Britain: The LGBT community celebrates 50 years since the first Pride in London

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With faces painted in plenty of glitter and holding rainbow flags, a colorful crowd marched through the streets of London on Saturday (2/7) to celebrate 50 years since the first community march LGBT in the UK and promising that “the battle continues”.

More than a million people and about 600 organizations were expected to “attend” this event which is “the largest and most inclusive in history”, according to the organizers. It is also the first pride march organized since the start of the pandemic, due to which the previous ones were canceled in the last two years.

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The march which started from Hyde Park at noon on Saturday to reach Whitehall in the heart of London, pays tribute to the first march organized in the UK in 1972. A few hundred people then took part in that ground-breaking rally, held just five years after homosexuality was decriminalized in the UK. Activists took “incredible courage” at the time, Prime Minister Boris Johnson tweeted.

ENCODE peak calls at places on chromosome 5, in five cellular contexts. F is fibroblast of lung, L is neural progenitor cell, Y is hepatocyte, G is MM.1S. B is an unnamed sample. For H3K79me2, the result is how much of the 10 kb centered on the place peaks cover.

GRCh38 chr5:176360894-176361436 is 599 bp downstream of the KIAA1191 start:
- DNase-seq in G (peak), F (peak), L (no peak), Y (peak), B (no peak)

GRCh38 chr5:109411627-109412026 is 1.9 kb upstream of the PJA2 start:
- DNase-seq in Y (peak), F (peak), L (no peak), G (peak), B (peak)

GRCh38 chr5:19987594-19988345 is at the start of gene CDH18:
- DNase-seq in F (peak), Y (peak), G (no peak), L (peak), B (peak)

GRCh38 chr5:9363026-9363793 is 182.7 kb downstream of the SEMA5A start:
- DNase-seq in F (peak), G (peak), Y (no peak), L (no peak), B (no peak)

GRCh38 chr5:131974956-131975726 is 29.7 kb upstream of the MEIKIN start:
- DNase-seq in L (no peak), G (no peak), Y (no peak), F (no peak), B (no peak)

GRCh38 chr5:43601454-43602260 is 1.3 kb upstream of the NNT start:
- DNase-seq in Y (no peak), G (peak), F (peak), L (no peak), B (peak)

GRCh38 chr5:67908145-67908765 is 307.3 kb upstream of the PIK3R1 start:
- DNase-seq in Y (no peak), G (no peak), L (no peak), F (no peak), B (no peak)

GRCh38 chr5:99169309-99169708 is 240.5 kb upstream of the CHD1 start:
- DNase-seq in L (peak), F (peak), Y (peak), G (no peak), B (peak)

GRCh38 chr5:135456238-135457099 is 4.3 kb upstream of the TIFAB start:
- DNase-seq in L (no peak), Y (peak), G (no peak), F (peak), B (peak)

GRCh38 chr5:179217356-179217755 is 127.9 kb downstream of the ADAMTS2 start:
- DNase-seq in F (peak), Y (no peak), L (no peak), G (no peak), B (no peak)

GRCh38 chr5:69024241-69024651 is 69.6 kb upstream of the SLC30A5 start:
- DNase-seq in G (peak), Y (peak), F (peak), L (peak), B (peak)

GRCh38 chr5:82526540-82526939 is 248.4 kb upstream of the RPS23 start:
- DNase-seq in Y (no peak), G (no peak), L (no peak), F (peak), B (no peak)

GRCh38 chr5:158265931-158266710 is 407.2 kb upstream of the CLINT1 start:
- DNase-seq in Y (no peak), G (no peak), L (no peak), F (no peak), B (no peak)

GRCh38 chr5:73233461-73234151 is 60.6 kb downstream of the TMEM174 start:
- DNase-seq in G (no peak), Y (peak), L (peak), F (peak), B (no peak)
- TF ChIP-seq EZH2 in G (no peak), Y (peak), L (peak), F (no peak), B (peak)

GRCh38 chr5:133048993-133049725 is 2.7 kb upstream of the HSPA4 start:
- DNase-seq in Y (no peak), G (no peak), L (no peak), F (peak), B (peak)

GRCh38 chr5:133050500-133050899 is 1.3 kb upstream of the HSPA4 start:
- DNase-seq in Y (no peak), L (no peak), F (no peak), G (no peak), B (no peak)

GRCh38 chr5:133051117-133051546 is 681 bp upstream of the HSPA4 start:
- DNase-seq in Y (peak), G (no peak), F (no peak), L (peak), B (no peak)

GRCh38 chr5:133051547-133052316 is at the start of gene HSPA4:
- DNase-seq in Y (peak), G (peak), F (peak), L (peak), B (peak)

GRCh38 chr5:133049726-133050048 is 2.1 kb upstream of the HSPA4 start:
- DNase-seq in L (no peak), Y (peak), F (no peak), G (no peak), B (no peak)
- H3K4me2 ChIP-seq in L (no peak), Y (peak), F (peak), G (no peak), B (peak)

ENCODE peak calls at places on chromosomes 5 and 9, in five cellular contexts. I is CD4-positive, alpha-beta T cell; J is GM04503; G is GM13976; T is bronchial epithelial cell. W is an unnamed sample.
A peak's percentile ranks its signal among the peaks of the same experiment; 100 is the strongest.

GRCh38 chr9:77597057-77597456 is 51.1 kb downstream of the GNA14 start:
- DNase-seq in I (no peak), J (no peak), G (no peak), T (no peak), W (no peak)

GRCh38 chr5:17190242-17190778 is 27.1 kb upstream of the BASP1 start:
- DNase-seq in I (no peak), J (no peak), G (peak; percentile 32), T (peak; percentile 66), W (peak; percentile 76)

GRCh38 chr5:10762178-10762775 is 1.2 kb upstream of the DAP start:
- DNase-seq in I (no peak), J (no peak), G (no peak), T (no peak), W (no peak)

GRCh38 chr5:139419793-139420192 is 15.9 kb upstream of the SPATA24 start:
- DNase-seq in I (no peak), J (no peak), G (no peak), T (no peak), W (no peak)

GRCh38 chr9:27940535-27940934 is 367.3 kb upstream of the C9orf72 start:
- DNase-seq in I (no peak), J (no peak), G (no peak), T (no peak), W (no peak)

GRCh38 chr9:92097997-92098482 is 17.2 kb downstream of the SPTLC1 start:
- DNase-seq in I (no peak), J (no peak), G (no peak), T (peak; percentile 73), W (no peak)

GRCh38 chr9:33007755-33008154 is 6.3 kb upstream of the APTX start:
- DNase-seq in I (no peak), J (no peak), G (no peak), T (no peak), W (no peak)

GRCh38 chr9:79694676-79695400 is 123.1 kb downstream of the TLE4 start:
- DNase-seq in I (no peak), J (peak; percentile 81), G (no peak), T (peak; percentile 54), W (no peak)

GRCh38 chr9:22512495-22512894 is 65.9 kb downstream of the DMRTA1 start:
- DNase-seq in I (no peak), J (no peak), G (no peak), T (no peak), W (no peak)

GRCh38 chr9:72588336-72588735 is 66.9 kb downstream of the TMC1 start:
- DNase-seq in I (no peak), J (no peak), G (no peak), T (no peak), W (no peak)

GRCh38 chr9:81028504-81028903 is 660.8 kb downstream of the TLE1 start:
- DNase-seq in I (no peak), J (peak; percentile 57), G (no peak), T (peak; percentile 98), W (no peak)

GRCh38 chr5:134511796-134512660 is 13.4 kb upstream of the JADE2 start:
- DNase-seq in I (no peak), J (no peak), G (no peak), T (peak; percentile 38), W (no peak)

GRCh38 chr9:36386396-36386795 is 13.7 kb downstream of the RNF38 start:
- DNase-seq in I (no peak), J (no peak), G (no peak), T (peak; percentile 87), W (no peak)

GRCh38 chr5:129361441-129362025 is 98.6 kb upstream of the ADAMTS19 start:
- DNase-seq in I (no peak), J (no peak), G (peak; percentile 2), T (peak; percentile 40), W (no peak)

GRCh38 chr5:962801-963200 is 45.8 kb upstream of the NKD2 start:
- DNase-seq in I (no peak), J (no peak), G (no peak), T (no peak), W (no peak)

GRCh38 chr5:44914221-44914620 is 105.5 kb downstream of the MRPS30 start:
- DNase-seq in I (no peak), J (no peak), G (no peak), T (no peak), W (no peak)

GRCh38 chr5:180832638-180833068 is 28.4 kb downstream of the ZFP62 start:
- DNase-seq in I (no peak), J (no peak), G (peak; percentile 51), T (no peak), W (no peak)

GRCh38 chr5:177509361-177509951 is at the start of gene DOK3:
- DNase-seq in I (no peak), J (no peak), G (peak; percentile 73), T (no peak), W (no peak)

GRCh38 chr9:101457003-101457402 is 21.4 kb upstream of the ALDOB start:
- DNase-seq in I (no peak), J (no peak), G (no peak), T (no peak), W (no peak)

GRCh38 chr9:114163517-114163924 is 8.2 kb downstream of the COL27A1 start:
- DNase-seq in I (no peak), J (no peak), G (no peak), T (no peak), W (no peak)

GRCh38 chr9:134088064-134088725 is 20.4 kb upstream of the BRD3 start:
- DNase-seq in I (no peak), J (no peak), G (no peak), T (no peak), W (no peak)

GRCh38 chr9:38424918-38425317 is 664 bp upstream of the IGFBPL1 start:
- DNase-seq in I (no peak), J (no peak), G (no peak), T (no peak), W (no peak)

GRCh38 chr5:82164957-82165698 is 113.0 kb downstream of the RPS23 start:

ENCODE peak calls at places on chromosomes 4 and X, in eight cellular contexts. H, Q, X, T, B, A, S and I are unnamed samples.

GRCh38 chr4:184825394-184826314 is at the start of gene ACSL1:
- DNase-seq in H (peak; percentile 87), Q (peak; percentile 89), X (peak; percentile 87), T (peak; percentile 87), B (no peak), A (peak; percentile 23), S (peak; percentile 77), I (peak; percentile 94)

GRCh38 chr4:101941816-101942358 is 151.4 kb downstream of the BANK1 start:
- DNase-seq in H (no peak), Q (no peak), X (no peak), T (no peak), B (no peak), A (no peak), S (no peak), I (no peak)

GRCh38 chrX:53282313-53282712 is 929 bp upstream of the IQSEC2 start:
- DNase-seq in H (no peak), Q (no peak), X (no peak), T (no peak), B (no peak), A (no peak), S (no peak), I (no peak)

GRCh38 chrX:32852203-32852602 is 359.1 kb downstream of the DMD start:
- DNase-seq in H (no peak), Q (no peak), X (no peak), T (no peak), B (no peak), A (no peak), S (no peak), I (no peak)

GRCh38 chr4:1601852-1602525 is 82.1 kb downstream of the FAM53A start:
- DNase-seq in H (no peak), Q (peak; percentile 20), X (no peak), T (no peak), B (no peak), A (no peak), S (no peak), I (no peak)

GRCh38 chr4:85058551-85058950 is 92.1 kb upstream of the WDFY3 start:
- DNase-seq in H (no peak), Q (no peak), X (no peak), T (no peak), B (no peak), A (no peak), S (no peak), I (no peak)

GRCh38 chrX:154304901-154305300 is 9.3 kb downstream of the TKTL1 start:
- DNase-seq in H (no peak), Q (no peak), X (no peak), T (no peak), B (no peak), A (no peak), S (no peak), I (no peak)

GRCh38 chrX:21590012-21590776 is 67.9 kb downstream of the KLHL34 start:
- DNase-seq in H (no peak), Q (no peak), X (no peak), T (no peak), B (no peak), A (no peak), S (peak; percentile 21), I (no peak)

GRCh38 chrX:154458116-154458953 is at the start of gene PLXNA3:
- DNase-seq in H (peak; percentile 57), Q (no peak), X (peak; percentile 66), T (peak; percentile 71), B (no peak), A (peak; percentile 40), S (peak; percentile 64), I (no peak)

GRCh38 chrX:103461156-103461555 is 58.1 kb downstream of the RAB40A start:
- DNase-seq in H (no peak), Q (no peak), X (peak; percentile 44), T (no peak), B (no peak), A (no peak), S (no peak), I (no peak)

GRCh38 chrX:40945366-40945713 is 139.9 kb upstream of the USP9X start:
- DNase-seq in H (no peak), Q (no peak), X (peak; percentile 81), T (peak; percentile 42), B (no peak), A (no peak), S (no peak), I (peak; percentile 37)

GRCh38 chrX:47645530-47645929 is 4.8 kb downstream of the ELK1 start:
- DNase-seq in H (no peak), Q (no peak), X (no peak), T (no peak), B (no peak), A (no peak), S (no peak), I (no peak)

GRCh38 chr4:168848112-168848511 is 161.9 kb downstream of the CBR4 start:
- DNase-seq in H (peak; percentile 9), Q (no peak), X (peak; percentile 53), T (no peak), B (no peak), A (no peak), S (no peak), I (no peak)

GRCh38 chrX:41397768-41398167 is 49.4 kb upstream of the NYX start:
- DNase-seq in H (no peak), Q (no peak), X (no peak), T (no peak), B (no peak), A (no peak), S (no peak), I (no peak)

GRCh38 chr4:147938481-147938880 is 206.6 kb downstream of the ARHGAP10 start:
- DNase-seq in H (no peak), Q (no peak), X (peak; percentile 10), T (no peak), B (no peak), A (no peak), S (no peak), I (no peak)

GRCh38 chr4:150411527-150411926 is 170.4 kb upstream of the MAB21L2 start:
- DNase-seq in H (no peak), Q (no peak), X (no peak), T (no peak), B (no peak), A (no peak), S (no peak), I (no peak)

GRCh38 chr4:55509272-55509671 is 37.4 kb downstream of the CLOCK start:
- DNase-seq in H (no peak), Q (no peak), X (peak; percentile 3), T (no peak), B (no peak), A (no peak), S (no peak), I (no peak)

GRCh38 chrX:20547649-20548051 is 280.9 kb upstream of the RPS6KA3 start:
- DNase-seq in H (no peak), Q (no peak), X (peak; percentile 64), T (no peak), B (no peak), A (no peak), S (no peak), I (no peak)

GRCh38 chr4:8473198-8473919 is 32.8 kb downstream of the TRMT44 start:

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In the five decades since then, participants in the “Pride” reached tens of thousands and the gathering, initially very political, took on a more festive tone.

Activists from the Gay Liberation Front participated in the march holding placards that read “I was there in 1972. The fight continues for LGBTI freedom in the world.”

However, according to LGBTI rights activist Peter Tatchell, some of those who participated in the first march boycotted today’s march, calling it “depoliticized and commercialized.”

“Today we are marching for those in Oslo”

Stephen Saunders, 54, who marched in just an apron and underwear, said the annual event remains “very important”. “Even today there are people who can’t march, who can’t be who they are, who are stoned or killed for it, so Pride is still very important,” he said, according to the Athens News Agency.

Mohammed Nazir, 24, a member of Rainbows Across Borders, said he was dedicating the march to those still forced to hide their sexual identity. This march “is a matter of self-affirmation, dignity and equality (…) a movement where we constantly fight for our rights,” he told the PA agency.

For London Mayor Sadiq Khan, the aim is to “defend a more open, inclusive world”. As he underlined, people of the LGBTI community are always at risk of falling victim to discrimination, prejudice and violence. “Today we are marching for those in Oslo,” he added, referring to last week’s shooting near a gay bar in the Norwegian capital that prompted the postponement of local Pride.

Today’s events were also attended by demonstrators expressing their support for Ukraine, with a banner that read: “If you defend freedom, you defend Ukraine.”

Source: News Beast

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